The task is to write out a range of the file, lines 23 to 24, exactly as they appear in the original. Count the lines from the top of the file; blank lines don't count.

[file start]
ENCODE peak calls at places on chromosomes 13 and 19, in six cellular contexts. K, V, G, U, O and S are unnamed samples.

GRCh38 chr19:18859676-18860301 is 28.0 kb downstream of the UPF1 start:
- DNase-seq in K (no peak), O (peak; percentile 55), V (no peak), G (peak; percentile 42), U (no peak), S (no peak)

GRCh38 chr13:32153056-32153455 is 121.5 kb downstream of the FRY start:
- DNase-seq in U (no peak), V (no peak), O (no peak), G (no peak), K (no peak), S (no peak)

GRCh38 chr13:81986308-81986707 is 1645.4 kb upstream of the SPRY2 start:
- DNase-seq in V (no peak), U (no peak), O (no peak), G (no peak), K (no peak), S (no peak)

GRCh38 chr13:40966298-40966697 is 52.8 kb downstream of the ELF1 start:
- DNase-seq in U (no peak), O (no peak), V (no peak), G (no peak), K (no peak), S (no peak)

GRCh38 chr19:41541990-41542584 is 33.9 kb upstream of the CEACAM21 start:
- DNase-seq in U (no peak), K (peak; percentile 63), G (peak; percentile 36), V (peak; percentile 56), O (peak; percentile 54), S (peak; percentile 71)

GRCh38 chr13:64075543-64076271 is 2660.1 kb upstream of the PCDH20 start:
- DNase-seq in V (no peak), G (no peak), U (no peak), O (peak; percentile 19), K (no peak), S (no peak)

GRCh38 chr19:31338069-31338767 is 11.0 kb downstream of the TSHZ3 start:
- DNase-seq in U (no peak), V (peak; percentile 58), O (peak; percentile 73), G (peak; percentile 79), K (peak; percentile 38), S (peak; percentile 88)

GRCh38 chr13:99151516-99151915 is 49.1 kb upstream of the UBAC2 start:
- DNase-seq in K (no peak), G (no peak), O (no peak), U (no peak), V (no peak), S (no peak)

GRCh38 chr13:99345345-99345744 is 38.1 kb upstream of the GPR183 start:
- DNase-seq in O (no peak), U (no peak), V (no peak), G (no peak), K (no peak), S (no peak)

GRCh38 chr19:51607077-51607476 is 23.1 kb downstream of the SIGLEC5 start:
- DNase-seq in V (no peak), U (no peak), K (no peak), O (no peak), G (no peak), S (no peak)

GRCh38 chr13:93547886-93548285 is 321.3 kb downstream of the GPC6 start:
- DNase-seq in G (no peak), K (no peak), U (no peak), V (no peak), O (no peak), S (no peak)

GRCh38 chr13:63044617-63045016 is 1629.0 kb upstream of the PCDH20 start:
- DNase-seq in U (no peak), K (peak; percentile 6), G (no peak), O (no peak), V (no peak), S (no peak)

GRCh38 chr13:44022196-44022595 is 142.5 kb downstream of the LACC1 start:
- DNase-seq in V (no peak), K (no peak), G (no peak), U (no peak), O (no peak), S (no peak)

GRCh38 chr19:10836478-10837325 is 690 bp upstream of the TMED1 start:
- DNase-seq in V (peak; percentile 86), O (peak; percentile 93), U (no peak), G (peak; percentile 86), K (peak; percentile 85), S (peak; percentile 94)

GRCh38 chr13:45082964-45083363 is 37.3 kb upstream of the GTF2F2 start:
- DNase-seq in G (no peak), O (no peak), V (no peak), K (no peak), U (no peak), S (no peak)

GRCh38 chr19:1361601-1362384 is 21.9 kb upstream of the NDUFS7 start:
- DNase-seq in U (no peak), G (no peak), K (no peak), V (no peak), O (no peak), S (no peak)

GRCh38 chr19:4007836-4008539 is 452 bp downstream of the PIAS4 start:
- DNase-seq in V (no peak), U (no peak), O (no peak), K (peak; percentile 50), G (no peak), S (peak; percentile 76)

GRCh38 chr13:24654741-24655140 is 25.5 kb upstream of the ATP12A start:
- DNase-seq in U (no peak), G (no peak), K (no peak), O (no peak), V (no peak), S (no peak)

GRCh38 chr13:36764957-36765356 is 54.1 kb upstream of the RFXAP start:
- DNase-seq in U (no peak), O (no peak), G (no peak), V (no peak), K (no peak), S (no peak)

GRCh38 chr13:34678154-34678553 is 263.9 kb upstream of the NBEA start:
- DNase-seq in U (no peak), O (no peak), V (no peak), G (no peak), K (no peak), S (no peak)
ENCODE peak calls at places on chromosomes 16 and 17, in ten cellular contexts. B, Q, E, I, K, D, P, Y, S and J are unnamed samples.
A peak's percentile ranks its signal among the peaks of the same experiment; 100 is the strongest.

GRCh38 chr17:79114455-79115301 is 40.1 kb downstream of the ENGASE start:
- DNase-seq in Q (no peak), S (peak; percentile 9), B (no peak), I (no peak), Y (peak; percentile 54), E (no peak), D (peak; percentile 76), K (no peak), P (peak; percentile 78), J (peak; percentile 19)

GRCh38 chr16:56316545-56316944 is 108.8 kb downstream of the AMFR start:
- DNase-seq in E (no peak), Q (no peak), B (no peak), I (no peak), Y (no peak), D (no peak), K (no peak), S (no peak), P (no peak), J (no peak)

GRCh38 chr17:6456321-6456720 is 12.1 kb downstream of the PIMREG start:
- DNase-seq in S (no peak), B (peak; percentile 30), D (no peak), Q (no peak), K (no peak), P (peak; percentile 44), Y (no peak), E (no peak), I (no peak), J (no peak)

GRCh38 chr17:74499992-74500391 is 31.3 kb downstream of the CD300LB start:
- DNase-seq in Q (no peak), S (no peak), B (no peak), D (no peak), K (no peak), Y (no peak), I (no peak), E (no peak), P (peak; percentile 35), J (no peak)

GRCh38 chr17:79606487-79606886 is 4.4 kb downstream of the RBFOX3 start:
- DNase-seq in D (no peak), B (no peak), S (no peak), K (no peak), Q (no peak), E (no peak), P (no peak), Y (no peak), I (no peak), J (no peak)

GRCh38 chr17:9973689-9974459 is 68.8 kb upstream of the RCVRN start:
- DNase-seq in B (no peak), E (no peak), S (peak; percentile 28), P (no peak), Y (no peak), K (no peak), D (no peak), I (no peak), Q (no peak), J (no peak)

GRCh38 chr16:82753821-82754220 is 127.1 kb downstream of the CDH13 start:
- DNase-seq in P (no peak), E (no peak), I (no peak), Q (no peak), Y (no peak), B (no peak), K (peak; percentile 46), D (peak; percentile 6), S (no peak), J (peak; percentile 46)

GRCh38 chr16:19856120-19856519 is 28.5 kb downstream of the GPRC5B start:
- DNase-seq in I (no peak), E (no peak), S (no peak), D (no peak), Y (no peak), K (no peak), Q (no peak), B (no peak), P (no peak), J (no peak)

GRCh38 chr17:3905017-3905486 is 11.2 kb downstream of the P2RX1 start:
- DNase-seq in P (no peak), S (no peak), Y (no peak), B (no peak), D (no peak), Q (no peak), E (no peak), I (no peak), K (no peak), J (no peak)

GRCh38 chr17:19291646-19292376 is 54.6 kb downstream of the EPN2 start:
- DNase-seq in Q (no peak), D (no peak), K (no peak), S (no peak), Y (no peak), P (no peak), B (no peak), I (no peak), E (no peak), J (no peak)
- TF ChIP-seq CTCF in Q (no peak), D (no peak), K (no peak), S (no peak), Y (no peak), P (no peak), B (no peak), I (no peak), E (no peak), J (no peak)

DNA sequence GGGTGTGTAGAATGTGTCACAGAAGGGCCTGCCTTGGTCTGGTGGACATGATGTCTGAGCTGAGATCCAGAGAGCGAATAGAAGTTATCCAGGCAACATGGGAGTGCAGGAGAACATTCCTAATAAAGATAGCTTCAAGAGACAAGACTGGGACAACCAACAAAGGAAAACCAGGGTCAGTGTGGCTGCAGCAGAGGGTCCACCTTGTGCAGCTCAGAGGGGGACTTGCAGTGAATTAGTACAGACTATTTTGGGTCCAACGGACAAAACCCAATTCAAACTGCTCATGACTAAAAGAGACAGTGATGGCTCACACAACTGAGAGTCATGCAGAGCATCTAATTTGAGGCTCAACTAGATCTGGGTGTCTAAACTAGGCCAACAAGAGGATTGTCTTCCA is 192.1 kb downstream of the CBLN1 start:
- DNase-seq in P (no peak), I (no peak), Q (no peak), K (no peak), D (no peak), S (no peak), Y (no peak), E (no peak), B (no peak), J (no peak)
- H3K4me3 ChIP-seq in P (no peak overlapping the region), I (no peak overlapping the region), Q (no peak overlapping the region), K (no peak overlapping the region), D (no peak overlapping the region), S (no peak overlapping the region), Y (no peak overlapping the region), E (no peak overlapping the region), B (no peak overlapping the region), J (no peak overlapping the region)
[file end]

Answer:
- DNase-seq in G (no peak), K (no peak), U (no peak), V (no peak), O (no peak), S (no peak)

GRCh38 chr13:63044617-63045016 is 1629.0 kb upstream of the PCDH20 start: